Why is it impossible to create a compiler than can compile Python to machinecode like C?

Matty Sarro msarro at gmail.com
Thu Feb 28 21:50:00 CET 2013

Python is an interpreted language, not a compiled language. This is
actually a good thing! What it means is that there is a "scripting engine"
(we just call it the interpreter) that actually executes everything for
you. That means that any operating system that has an interpreter written
for it is capable of running the exact same code (there are lots of
exceptions to this, but in general it is true). It makes code much more
portable. Also, it makes it easy to troubleshoot (compiled programs are a
pain in the butt unless you add additional debugging elements to them).

A compiled program on the other hand must be specifically compiled for the
destination architecture (so if you're trying to write an OSX executable on
windows, you need a compiler capable of doing that). So doing any sort of
cross platform development can take significantly longer. Plus then, as I
said, debugging will require additional debug tracing elements to be added
to the code you write. The benefit though is that compilers can optimize
code for you when they compile, and the compiled code will tend to run
faster since you're not dealing with an interpreter between you and the

Now, there are places where this line is blurred. For instance perl is an
interpreted language, but capable of running EXTREMELY fast. Python is a
little slower, but significantly easier to read and write than perl. You
also have some weird ones like JAVA which actually have a virtual machine,
and "half compile" source code into java "bytecode." This is then executed
by the virtual machine.

I guess the ultimate point is that they're all designed for different
purposes, and to solve different problems. Python was intended to make
fast-to-write, easily understandable, easily portable code which can be
executed on any system which has the Python interpreter. It's not really
intended for things which require lower level access to hardware. It's what
we call a "high level" programming language.

C (your example) was intended for very low level programming, things like
operating systems, device drivers, networking stacks, where the speed of a
compiled executable and direct access to hardware was a necessity. That's
what Dennis Ritchie wrote it for. We call it a "mid level" programming
language, or a "low level" programming language depending on who you talk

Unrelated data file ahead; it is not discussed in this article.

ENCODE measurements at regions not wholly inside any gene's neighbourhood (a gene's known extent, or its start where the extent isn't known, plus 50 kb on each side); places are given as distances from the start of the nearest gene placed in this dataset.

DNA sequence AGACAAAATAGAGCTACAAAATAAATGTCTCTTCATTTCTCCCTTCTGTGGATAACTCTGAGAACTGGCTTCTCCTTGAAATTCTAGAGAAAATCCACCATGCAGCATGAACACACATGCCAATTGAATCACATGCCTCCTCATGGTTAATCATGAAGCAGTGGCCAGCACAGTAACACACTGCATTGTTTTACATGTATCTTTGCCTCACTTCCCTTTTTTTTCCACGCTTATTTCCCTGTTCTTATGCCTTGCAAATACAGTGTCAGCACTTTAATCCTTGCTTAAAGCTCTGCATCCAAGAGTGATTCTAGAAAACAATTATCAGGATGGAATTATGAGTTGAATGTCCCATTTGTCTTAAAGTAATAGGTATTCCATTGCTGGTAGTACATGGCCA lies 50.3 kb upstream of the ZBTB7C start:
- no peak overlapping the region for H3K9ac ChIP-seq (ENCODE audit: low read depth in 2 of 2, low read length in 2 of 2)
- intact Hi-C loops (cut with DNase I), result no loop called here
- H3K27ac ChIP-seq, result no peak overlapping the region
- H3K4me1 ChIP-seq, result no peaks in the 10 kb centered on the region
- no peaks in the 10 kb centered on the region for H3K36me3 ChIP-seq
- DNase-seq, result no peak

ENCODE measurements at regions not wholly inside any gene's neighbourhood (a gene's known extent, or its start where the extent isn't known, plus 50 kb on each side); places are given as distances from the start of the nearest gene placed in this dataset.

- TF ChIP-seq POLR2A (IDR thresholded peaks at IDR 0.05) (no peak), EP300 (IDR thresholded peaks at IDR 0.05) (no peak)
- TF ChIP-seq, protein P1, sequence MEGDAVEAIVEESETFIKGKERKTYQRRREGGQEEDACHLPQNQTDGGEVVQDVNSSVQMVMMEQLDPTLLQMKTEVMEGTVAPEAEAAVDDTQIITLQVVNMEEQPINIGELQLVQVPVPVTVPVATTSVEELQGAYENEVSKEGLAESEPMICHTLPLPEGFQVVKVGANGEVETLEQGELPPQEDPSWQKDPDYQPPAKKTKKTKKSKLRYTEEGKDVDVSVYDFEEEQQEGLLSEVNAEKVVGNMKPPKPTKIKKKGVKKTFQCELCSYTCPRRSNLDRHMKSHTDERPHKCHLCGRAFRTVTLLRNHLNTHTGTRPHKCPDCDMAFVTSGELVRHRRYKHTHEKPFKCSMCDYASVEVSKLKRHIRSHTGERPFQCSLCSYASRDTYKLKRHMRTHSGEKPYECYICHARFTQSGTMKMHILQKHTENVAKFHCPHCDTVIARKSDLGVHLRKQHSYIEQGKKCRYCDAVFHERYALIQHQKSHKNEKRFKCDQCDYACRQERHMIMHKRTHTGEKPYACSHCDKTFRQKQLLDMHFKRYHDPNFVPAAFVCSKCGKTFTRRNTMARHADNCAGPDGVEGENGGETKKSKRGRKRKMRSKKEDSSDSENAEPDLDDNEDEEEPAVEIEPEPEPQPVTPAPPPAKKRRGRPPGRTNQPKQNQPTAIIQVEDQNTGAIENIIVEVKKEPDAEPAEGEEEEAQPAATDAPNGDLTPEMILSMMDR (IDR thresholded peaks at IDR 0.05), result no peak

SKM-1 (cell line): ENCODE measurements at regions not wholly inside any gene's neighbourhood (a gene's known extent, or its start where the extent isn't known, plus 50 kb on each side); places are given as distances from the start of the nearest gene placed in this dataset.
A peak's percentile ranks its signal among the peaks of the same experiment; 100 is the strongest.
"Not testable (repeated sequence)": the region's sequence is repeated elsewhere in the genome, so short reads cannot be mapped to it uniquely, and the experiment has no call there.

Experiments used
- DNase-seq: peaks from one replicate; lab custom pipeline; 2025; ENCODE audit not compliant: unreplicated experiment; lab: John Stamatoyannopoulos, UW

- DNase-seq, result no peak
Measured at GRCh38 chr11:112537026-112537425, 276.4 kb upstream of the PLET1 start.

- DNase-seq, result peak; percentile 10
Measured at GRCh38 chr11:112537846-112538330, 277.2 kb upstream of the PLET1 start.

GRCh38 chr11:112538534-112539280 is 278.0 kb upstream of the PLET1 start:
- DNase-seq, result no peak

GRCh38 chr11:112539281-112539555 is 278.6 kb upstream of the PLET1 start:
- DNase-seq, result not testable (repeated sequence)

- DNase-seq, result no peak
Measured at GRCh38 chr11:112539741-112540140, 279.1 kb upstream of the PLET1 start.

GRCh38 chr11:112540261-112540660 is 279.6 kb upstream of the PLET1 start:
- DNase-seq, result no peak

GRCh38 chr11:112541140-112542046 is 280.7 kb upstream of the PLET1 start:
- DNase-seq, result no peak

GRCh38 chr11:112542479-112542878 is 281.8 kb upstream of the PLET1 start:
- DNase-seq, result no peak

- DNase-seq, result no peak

to. I'd have to say mid level because low level would be writing in
assembly or playing with a hex editor :)

Different tools for different jobs.



On Thu, Feb 28, 2013 at 3:25 PM, kramer65 <kramerh at gmail.com> wrote:

> Hello,
> I'm using Python for a while now and I love it. There is just one thing I
> cannot understand. There are compilers for languages like C and C++. why is
> it impossible to create a compiler that can compile Python code to
> machinecode?
> My reasoning is as follows:
> When GCC compiles a program written in C++, it simply takes that code and
> decides what instructions that would mean for the computer's hardware. What
> does the CPU need to do, what does the memory need to remember, etc. etc.
> If you can create this machinecode from C++, then I would suspect that it
> should also be possible to do this (without a C-step in between) for
> programs written in Python.
> Where is my reasoning wrong here? Is that because Python is dynamically
> typed? Does machinecode always need to know whether a variable is an int or
> a float? And if so, can't you build a compiler which creates machinecode
> that can handle both ints and floats in case of doubt? Or is it actually
> possible to do, but so much work that nobody does it?
> I googled around, and I *think* it is because of the dynamic typing, but I
> really don't understand why this would be an issue..
> Any insights on this would be highly appreciated!
> --
> http://mail.python.org/mailman/listinfo/python-list
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